The eunuch who, by God’s favour, looked kindly on Daniel’s request was at the same time anxious about the king’s reaction. The young men were being fed special food from the royal table and, if by not eating this food, the Jewish boys began to look thinner than the other young men, the king would not be pleased and the eunuch’s own head could be in danger for allowing this.

Daniel then asked the guardian appointed to look after them by the eunuch to allow them a 10 days’ trial just eating raw vegetables and water and, at the end of that time, see how they compared with the other boys. Raw vegetables and fresh water would be safe from any ritual uncleanness. The request was granted. The number ’10’ often had the symbolic significance of completeness.

At the end of the 10 days, the four Jewish boys looked fatter and healthier than those who had been eating from the king’s table and they were allowed to continue with this diet. Of course, from our better knowledge of food properties, we now understand it is possible that their vegetarian diet was actually much healthier than the rich diet that came from the king’s table.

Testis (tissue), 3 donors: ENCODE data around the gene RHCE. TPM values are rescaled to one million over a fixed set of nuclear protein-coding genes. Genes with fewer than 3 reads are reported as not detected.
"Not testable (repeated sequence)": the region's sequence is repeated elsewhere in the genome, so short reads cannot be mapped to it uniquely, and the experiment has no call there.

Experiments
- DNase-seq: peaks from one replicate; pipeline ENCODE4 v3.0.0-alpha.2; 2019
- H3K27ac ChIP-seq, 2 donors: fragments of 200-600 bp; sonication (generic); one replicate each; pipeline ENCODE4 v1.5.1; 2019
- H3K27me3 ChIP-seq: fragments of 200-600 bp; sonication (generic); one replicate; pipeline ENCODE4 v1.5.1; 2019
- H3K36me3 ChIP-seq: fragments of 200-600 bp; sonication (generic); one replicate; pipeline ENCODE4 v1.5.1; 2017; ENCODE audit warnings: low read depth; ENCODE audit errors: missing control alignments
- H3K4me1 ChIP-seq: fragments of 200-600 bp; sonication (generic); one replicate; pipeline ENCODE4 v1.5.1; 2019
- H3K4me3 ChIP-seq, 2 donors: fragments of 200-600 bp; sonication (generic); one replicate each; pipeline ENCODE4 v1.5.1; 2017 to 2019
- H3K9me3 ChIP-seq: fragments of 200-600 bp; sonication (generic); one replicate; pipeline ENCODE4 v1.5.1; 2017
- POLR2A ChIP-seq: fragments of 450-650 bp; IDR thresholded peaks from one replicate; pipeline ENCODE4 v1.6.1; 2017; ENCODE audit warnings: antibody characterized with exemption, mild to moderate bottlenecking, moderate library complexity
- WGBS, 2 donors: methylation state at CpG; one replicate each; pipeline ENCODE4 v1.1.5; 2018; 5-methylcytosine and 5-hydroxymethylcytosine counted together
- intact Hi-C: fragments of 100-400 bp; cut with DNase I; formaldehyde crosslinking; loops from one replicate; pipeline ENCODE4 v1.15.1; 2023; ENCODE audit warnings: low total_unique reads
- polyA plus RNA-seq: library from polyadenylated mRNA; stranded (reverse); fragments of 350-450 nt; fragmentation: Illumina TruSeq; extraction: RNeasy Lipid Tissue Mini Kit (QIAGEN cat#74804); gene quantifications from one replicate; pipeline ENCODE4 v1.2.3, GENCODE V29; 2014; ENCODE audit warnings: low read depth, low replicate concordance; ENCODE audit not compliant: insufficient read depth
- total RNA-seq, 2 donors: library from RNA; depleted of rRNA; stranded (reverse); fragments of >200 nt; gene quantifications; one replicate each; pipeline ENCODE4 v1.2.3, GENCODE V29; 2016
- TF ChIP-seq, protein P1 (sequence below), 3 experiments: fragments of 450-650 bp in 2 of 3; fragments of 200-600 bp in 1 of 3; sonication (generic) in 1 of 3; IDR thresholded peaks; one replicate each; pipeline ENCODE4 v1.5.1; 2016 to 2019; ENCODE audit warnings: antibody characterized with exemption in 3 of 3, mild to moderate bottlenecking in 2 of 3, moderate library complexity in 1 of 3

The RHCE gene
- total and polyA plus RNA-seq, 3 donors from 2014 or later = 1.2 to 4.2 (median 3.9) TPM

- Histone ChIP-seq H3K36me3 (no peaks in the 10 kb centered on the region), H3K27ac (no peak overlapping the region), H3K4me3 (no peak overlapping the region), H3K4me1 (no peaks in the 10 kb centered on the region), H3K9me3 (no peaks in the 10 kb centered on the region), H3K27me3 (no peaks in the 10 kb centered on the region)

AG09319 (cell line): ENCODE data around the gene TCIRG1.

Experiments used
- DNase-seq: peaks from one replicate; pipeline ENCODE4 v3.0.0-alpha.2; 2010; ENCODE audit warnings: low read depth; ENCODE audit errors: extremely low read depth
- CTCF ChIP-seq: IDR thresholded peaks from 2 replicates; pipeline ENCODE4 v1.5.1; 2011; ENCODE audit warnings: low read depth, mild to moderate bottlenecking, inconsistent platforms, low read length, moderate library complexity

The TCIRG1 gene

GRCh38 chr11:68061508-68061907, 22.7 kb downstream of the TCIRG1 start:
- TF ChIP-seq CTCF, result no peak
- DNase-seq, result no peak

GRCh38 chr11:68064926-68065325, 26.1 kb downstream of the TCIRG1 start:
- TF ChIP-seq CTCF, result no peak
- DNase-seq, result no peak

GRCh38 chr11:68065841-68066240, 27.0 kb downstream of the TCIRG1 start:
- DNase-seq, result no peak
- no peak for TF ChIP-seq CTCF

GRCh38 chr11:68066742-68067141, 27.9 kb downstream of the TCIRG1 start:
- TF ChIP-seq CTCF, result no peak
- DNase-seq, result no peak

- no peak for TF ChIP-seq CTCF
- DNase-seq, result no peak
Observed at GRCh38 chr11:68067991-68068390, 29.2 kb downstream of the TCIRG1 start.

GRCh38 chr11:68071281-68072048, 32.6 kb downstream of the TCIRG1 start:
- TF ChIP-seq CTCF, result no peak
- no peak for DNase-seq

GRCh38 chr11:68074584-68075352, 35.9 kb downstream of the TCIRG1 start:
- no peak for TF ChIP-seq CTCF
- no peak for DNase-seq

In addition to their physical perfection, God gave the four young men knowledge and skill in every aspect of literature and learning. This would mean that they mastered Babylonian literature on astrology and divination by dreams. In addition, Daniel had a special gift of interpreting every kind of vision and dream (in this he again resembles Joseph). But in the crucial tests of interpretation and prediction, which Daniel was called on to give later on, only God’s special revelation enabled Daniel to interpret correctly.

When the time of their formation was complete, the chief eunuch presented all the young men to King Nebuchadnezzar. He spoke with all of them, but was most impressed by the four young Jews. And so they became members of the royal court. Whenever the king consulted them, he found them ten times (perfection again) more reliable than all the magicians and soothsayers in his kingdom.

There are lessons flowing from this story, which does not have to be taken as literally true, although much of the background has a historical basis. It is an edifying story to encourage people living in difficult conditions in a much later age. The loyalty of Daniel and his companions to the requirements of their faith under difficult circumstances is presented as a model and an inspiration to their descendants. And, with God on their side, they were bound to succeed. The gods of Babylon were no match for the God of Abraham, Isaac, Jacob and Moses.

We, too, can be inspired by the integrity and courage of these young men. But, in our own Christian tradition, there are many other stories – strictly historical – of people who have not hesitated to give their lives, not just to keep external religious observances, but for much greater issues of Truth and Justice and the Kingdom of God.